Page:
We tend to be really motivated by acquiring certain things, and that the root of Buddhist meditation is the understanding that our craving and our dissatisfaction goes a long way to the suffering that we experience as humans. So the distinction there is that when we practice Buddhist meditation, it's not about feeling good.

Oftentimes it doesn't feel good because we are either sitting for hours or we're reflecting on topics. That are quite challenging, where a secular mindfulness is more therapeutic. So we think about it as a way to, live our lives, our existing lives, without any sort of belief system in a way that feels, in a way that enables us to live happier, more healthy lives.

So from the sound of it, I mean, I'm a scientist here, so I'm looking at it objectively. Why would one want to go through the Buddhist meditation when.


Dr. Latt Mansor

The secular and mindfulness actually brings you happiness and bring you a sort of holistic, sort of healing process. And then you get theBuddhist, meditation where most often than not you are sort of put to in a situation where you have to confront, you know, things that are not entirely comfortable. So why would one choose to do that?


Manoj Dias

It's a great question. I love discussing this with a scientist too, which is really awesome. I think in my experience, we realize that, Freud talks a lot about the pleasure principle in his work where we tend to be orientated towards things that make us feel good most of the time, and so we'll naturally tend to seek them out. But the reality is, when it comes to life, we don't always get things that are pleasant and pleasurable. We tend to get everything.

And so one way is to be able to avoid the things that are unpleasant and to be calm and peaceful.

And we might avoid toxic people. We might quit a job that's too stressful. We might leave a relationship that is difficult , which are all wise things that could lead to happiness. But then there's also another belief where we can sit with and really meet the things that challenge us. Which is a lot of our lives. So when it comes to our stress, anxiety, depression, whatever it is, we can begin to sit with it. We can begin to understand it. And one of my teachers, Joseph Goldstein once said that, if you want to understand the mind, You need to sit down and observe it.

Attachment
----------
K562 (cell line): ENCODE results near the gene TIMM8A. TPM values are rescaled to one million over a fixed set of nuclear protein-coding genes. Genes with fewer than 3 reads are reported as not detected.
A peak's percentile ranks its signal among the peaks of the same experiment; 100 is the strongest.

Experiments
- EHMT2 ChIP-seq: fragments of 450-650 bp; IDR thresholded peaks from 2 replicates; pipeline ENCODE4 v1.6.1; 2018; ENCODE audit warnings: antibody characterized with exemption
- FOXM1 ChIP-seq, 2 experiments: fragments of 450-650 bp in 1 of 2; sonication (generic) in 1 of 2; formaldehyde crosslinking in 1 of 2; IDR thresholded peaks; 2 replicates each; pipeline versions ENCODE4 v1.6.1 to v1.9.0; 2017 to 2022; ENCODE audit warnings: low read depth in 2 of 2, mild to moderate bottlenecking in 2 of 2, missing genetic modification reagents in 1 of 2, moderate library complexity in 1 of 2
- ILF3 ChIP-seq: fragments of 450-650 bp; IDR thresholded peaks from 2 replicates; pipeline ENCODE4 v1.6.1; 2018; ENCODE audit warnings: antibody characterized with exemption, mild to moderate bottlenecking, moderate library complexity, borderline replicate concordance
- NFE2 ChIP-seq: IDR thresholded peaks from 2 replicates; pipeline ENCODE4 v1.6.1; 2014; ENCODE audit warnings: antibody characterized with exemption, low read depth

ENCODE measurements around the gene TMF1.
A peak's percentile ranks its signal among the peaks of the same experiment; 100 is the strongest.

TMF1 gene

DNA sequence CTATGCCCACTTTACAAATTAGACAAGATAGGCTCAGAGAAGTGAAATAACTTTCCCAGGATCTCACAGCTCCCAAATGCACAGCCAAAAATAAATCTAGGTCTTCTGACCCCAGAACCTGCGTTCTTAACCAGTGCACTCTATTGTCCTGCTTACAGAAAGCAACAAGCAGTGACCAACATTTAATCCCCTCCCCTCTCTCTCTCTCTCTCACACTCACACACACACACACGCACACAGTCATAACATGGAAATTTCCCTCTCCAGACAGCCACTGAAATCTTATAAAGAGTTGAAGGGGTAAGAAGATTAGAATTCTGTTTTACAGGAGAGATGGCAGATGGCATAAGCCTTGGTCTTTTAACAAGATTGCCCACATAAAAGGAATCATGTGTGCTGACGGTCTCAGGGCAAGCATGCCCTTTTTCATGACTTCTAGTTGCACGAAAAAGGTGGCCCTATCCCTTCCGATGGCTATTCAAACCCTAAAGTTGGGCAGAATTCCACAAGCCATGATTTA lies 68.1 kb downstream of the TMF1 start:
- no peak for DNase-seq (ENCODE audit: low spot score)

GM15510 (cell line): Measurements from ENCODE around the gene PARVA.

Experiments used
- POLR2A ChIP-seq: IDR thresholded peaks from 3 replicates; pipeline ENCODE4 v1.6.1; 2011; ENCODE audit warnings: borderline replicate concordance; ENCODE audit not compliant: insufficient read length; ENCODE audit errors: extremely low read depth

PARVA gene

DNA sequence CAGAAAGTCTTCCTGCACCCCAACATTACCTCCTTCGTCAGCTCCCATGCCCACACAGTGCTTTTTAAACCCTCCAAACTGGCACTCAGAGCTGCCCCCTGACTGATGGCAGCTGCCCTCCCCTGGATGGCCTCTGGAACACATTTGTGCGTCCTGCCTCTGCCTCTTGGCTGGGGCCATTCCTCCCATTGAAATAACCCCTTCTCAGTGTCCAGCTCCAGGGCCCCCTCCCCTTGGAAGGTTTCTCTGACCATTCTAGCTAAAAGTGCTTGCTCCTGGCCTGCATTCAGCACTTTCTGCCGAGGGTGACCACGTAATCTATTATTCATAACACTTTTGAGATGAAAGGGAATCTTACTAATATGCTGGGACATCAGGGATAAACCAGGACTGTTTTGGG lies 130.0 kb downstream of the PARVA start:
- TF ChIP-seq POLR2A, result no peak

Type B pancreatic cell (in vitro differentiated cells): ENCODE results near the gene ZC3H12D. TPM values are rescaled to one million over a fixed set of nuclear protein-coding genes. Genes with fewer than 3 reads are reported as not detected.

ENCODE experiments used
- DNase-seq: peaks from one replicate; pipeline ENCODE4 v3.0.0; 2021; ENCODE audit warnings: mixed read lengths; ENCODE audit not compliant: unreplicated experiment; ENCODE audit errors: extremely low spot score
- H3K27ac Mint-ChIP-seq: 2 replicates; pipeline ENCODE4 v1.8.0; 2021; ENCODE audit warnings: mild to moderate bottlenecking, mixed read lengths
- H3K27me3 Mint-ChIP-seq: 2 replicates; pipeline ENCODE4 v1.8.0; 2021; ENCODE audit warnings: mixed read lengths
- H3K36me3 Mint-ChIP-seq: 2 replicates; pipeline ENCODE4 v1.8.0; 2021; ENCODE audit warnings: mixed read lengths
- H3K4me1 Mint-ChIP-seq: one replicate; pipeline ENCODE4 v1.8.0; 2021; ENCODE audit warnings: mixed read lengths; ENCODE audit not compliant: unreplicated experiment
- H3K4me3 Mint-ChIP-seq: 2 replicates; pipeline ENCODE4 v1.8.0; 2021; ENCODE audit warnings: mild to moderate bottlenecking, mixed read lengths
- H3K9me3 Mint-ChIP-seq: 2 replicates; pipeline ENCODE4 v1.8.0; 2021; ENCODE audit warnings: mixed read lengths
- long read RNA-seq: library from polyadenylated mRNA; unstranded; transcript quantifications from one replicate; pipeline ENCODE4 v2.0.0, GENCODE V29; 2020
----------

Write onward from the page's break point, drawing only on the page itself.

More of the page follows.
And so much of Buddhist meditation practice is observing the mind, not necessarily applying a therapeutic antidote to the experience, but to really understand the root cause of the experience. And so, an old analogy that's been thrown around a number of times is that we think of that the Buddha as being the first psychologist, right?

In which case, you know, he's not necessarily giving you, an antidote straight away. He's really looking at the problem, what is the problem, what is the root cause of the problem? And what is the solution? The solution can often be a way of experiencing the rest of our lives, a way of moving through the world. And so Buddhist meditation has a strong emphasis on ethics and so, how we live our lives is just as important as the things we eat or the yoga practices that we do, or the people we hang out with. How we perceive the world can also influence the kind of things that we experience in the world.

Being able to train in letting go, to being able to train in non-attachment, to be able to train in compassion enables us to live happier, more healthy lives. And that's not necessarily to say one is better than the other secular or Buddhist meditation. I think naturally most people study secular mindfulness to a point where they start to wonder, is there more to this than.

The feeling I'm getting of being calm, peaceful, and sleeping. And for those people it's, it's really beneficial to go deeper into the history of the practice because secular mindfulness really did begin with Buddhist mindfulness.